The idea that mental illness is related to brain abnormalities or other biological factors is popular among some patients; they say it demystifies their experiences and lends legitimacy to their symptoms. However, studies show that biological explanations can increase mental health stigma, encouraging the public perception that people with mental illness are essentially different, and that their problems are permanent. Now Matthew Lebowitz and Woo-young Ahn have published new evidence that suggests biological explanations of mental illness reduce the empathy that mental health professionals feel towards patients.
Over two hundred psychologists, psychiatrists and social workers were presented with vignettes of patients with conditions such as social phobia, depression or schizophrenia. Crucially, some of these vignettes were accompanied by purely biological explanations focused on factors like genes and brain chemistry, while other vignettes were accompanied by psychosocial explanations, such as a history of bullying or bereavement. Next, the mental health professionals reported their feelings by scoring how far a range of adjectives – such as “sympathetic”, “troubled” and “warm” – fitted their current state.
Vignettes accompanied by biological explanation provoked lower feelings of empathy from the clinicians, and this was true regardless of their specific profession. Both biological and psychosocial explanations triggered similar levels of distress, so the reduced empathy associated with biological explanation was not simply due to psychosocial explanations being more upsetting. The mental health professionals rated the biological explanations less clinically useful; biological explanation also prompted them to have less faith in psychotherapy and more confidence in drug treatments.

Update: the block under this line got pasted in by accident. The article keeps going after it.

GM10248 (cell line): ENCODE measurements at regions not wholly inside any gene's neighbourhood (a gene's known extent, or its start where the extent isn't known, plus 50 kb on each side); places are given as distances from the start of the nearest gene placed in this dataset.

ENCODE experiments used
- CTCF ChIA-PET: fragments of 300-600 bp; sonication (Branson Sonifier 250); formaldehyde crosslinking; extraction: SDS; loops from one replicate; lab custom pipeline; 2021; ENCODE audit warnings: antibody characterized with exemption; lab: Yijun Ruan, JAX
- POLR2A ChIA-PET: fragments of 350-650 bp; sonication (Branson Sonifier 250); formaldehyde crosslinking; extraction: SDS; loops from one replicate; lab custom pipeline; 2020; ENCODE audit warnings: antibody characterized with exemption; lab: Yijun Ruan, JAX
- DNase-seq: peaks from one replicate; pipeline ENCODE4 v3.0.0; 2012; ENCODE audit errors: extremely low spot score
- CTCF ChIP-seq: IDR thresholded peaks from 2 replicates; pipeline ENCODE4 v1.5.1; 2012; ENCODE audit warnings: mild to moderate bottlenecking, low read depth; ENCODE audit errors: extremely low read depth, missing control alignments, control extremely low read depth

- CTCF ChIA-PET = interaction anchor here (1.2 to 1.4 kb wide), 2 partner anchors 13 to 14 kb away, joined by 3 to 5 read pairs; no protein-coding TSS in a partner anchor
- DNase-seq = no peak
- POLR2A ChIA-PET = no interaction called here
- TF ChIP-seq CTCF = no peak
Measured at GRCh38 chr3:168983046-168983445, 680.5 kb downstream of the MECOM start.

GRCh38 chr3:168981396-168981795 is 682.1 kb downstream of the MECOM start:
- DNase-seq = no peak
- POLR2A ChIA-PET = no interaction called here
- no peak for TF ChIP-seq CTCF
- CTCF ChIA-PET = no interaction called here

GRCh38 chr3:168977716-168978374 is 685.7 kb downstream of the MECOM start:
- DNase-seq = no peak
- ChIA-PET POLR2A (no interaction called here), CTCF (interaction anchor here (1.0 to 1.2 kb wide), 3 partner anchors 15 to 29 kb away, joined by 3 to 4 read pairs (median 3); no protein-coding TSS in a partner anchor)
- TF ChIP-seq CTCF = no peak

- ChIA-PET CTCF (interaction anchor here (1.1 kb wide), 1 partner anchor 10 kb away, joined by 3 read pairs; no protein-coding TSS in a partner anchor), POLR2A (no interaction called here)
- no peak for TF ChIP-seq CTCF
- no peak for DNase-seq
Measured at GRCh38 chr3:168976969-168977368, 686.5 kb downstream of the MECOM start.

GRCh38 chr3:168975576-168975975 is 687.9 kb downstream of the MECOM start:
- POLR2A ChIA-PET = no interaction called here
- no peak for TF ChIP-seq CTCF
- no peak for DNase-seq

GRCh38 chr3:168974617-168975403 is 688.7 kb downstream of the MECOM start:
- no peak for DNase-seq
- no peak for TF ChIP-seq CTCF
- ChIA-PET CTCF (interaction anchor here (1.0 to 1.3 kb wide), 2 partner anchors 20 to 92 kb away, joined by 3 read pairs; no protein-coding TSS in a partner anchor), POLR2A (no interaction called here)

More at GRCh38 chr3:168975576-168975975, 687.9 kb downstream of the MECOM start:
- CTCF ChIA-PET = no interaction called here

Similar results were found in a follow-up study in which clinicians and social workers were presented with vignettes and explanations that reflected a combination of psychosocial and biological factors, but with one approach more dominant than the other. The idea was that this would better reflect real life. In this case, explanations dominated by biological factors prompted lower empathy from clinicians.
Lebowitz and Ahn suggest biological explanations provoke reduced empathy because they have a dehumanising effect (implying patients are “systems of interacting mechanisms”) and give the impression that problems are permanent. With biological approaches to mental illness gaining prominence in psychology and psychiatry these are potentially worrying results. A silver lining is that both medically trained and non-medical clinicians and social workers in the study saw biological explanations as less clinically useful than psychosocial explanations.
A weakness of the research is the lack of a baseline no-explanation control condition – this means we can’t know for sure if psychosocial explanations increased empathy or if biological explanations reduced it. Also, as the researchers admitted, the vignettes and explanations were greatly simplified. Nonetheless, the findings may still give reason for concern. Lebowitz and Ahn suggest reductions in empathy may be avoided if clinicians understand that “even when biology plays an important etiological role, it is constantly interacting with other factors, and biological ‘abnormalities’ do not create strict distinctions between members of society with and without mental disorders.”
Lebowitz, M., & Ahn, W. (2014). Effects of biological explanations for mental disorders on clinicians’ empathy Proceedings of the National Academy of Sciences, 111 (50), 17786-17790 DOI: 10.1073/pnas.1414058111